It is interesting to know that the regional health services insure all sporting participants without any premium increase. There is no “extra” premium to take part in Rock Climbing or Rugby rather than tiddlywinks….. Surely it is time for the sports clubs to cover their members in some way. The reality of rationing health services overtly demands some sort of  contribution. Alternatively a co-payment on consumption would seem fair…

Update 6th Nov 2014:

Melanie Reid in The Times opines in her notebook:

Sad to say this, and perhaps only a mother who has sat too long in A&E on a Saturday afternoon could, but the glorification of Sam Burgess proves that rugby simply doesn’t get it. Burgess is the wrecking ball of rugby league who has just switched codes to union. He is being talked up as a future star of England on the strength of the physical punishment he can inflict and withstand.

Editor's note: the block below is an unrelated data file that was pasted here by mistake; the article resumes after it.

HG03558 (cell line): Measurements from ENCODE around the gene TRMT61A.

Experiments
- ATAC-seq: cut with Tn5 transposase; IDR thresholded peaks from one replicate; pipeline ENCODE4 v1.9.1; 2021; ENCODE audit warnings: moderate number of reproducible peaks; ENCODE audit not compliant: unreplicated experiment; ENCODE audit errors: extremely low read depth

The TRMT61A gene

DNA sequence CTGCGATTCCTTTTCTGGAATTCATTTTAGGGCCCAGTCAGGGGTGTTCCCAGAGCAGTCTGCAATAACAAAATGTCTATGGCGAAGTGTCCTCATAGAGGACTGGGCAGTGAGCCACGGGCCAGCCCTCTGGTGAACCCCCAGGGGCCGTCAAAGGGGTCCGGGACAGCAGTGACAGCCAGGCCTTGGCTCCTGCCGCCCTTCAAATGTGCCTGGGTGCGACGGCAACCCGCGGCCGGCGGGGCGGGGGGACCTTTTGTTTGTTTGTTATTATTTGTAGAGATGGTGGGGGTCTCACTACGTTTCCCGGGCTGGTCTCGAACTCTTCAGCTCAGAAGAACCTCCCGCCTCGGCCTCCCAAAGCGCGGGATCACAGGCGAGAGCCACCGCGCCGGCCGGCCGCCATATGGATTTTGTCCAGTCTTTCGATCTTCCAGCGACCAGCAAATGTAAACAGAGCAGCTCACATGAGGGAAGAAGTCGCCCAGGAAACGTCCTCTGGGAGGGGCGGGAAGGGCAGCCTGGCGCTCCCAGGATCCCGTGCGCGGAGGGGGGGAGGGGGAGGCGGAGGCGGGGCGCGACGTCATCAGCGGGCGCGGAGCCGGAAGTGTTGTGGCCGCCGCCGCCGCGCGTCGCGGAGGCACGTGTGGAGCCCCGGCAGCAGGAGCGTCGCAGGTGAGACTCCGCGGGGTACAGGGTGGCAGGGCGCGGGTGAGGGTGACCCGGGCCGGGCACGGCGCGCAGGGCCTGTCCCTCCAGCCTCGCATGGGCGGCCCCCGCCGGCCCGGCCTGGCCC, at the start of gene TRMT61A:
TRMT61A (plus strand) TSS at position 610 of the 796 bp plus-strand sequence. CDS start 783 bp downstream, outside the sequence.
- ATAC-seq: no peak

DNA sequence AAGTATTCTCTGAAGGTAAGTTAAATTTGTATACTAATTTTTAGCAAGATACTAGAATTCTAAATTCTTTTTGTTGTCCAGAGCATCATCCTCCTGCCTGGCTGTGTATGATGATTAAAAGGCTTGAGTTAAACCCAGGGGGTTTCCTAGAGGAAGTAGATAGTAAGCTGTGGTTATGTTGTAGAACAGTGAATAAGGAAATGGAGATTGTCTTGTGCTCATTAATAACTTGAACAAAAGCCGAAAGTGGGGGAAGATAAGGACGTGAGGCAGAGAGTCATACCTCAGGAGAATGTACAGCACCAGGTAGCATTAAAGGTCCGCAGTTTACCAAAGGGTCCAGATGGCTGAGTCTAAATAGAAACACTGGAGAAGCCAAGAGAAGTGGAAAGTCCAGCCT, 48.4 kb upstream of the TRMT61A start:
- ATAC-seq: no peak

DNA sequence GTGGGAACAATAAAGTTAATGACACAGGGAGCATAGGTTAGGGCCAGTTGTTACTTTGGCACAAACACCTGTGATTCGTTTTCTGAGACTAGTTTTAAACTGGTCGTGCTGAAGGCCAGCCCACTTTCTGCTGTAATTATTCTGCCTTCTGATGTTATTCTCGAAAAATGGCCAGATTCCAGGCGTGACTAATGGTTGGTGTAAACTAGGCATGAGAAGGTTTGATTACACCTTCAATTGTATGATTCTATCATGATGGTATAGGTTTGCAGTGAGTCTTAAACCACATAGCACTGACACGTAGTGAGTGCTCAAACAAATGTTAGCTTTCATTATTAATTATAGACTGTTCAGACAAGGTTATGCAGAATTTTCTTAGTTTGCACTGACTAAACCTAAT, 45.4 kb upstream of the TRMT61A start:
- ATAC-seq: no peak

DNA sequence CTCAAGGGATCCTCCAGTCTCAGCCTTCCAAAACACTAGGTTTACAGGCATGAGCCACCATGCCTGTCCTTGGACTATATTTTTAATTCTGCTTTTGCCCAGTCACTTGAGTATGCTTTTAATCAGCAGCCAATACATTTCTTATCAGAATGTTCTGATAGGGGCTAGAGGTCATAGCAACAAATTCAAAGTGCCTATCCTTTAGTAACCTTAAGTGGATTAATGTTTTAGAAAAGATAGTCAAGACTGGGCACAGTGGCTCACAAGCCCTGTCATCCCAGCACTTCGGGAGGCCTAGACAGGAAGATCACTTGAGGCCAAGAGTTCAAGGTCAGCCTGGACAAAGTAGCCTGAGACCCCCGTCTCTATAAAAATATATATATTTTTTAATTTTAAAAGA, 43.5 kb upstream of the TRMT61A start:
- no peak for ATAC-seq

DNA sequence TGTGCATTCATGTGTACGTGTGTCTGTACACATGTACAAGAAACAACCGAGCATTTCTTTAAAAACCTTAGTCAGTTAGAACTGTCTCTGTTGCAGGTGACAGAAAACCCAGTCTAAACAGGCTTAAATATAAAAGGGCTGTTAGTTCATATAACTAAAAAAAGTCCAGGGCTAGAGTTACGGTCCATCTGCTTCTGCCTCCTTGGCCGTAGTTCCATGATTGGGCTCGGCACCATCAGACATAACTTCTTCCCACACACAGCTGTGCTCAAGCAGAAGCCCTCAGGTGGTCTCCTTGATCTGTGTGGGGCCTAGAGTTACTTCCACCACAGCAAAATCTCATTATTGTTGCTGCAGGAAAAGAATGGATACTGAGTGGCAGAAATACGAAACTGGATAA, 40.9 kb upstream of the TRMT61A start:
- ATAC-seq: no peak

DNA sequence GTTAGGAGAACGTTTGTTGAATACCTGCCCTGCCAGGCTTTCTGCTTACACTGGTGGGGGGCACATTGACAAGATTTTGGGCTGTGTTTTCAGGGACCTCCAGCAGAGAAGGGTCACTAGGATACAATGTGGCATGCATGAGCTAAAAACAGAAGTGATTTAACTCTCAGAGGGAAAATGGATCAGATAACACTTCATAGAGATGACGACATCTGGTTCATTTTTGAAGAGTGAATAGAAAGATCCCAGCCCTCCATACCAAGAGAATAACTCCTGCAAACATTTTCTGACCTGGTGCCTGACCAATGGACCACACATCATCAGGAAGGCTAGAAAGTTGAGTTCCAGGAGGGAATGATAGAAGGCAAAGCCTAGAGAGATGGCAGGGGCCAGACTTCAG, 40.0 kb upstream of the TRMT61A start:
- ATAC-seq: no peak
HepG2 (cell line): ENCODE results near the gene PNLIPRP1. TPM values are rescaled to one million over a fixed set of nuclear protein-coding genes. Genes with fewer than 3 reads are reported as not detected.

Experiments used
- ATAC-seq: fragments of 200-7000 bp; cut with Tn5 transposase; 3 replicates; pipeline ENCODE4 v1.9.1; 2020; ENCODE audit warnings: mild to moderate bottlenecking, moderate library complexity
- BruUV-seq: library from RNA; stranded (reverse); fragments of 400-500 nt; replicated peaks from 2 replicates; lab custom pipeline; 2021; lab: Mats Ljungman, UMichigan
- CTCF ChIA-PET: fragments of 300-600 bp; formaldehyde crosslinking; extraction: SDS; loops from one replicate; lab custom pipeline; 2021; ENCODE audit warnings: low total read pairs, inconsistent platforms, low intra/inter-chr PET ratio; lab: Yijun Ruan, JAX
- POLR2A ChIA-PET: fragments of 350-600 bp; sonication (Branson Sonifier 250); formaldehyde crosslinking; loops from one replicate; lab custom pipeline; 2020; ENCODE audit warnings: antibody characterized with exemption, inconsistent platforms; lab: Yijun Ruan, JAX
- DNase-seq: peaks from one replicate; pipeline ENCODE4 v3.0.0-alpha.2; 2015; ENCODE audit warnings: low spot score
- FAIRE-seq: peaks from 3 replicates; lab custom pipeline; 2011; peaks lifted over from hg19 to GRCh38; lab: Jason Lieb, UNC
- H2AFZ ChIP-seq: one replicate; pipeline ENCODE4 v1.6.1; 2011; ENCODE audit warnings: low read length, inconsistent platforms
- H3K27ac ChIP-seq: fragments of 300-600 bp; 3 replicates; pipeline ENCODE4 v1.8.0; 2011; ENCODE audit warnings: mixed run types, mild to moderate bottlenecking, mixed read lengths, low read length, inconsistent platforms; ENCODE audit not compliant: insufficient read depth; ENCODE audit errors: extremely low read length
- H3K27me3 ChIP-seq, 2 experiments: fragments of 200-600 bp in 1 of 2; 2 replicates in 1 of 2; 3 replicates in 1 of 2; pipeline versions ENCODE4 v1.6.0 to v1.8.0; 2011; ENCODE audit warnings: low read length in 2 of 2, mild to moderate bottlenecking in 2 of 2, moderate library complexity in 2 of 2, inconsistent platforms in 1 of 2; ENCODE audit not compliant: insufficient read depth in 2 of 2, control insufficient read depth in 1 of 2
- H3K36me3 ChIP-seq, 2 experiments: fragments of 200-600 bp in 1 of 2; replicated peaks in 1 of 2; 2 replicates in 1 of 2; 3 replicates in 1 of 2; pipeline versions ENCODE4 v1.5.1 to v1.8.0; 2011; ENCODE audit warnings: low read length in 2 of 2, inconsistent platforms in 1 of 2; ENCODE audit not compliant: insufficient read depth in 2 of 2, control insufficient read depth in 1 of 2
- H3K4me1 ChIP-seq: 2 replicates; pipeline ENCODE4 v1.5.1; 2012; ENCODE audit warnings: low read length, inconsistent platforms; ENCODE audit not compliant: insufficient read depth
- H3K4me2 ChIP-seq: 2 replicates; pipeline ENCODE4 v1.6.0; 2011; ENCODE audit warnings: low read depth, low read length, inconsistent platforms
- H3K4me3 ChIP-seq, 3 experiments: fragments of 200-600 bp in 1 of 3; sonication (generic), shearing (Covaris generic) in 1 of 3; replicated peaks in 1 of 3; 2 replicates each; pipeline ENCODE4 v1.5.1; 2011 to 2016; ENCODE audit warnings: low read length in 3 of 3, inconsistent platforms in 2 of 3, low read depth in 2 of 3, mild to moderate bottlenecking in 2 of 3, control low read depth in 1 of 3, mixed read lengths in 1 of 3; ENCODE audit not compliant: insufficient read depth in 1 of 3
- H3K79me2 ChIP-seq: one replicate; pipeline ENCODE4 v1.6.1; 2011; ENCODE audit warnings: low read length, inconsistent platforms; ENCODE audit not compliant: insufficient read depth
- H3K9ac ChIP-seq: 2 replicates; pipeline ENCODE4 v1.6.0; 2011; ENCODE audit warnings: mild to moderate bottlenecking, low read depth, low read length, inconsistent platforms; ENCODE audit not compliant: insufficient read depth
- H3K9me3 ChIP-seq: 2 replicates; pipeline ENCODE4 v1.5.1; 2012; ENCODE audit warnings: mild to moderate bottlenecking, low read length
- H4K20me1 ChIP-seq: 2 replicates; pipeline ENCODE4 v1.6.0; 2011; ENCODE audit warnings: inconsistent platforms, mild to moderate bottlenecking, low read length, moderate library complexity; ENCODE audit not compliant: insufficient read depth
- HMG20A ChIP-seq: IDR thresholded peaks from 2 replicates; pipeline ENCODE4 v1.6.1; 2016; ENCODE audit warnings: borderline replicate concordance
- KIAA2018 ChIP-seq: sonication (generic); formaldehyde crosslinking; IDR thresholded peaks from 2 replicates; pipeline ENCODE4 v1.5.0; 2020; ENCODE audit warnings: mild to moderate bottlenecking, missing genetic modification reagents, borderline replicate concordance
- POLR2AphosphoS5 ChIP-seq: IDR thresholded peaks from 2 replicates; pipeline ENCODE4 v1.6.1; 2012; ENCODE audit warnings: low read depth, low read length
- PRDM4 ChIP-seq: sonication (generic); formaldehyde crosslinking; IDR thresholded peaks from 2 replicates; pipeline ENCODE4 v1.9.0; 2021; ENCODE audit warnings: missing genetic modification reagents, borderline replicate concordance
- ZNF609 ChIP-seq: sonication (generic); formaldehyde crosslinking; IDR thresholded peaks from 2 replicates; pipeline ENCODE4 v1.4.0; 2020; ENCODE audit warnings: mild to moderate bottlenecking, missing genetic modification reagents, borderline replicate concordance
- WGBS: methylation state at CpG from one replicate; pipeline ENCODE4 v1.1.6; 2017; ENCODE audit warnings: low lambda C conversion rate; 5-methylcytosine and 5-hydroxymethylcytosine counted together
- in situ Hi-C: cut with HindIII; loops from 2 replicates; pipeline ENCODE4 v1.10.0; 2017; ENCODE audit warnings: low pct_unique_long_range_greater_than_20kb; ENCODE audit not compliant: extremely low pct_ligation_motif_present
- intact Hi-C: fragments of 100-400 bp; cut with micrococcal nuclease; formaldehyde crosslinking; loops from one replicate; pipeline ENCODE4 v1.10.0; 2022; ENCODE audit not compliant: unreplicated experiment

He is regarded as a hero — some might use another word — because in his last league game, in Australia, despite fracturing an eye socket and cheekbone in the first minute, he played on for 79 more and his team won its first championship for 43 years.

Commentators speak reverentially of the four plates in his cheekbone. He’s so intimidating, they say. King of the “big hit”. In fact pound for pound, they gasp, no other players can “hit” like he does. They drool at the thought of the collisions to come.